Objectives: To identify occupational stressors and coping resources in a group of physiotherapists, and to analyse interactions between subjective levels of stress, efficacy in stress resolution and coping resources used by these professionals.
Design: A sample of 55 physiotherapists working in three general hospitals in Portugal completed the Coping Resources Inventory for Stress, the Occupational Stressors Inventory and two subjective scales for stress and stress resolution.
Main results: Most physiotherapists perceived that they were moderately stressed (19/55, 35%) or stressed (20/55, 36%) due to work, and reported that their efficacy in stress resolution was moderate (25/54, 46%) or efficient (23/54, 42%). Issues related to lack of professional autonomy, lack of organisation in the hierarchical command chain, lack of professional and social recognition, disorganisation in task distribution and interpersonal conflicts with superiors were identified as the main sources of stress. The most frequently used coping resources were social support, stress monitoring, physical health and structuring. Perceived efficacy in stress resolution was inversely related to perceived level of occupational stress (r=-0.61, P<0.01). Significant correlations were found between several coping resources and the perceived level of stress and efficacy in stress resolution. Associations between problem solving, cognitive restructuring and stress monitoring and both low levels of perceived stress and high levels of perceived efficacy were particularly strong.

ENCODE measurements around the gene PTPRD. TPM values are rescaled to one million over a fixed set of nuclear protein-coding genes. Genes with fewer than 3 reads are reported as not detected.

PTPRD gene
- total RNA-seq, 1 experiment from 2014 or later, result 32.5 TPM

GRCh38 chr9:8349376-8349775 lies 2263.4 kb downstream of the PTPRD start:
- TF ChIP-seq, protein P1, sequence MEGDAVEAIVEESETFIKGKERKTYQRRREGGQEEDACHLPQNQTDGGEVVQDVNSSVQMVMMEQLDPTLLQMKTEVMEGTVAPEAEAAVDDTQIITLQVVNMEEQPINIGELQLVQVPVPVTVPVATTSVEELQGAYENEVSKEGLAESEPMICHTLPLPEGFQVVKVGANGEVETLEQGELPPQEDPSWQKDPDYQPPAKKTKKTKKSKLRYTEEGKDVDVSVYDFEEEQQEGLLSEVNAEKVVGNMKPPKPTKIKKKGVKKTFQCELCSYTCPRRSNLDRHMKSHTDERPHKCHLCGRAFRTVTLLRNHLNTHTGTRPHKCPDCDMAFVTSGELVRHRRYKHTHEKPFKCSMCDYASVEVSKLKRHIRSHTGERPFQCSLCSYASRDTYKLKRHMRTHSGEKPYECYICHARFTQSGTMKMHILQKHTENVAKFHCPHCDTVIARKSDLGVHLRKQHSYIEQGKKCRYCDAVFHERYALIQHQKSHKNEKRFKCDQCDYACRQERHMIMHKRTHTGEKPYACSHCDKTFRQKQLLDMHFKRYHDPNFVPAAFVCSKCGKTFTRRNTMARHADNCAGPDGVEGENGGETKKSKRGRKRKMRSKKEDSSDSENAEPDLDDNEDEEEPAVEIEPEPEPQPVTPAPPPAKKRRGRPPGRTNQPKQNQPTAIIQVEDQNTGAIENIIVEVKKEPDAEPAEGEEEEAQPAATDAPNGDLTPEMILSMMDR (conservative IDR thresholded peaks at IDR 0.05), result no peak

Implications for practice: The importance of identifying stressors and coping resources related to physiotherapists' occupational stress, and the need for the development of specific training programmes to cope with stress are supported.
Copyright © 2010 Chartered Society of Physiotherapy. Published by Elsevier Ltd. All rights reserved.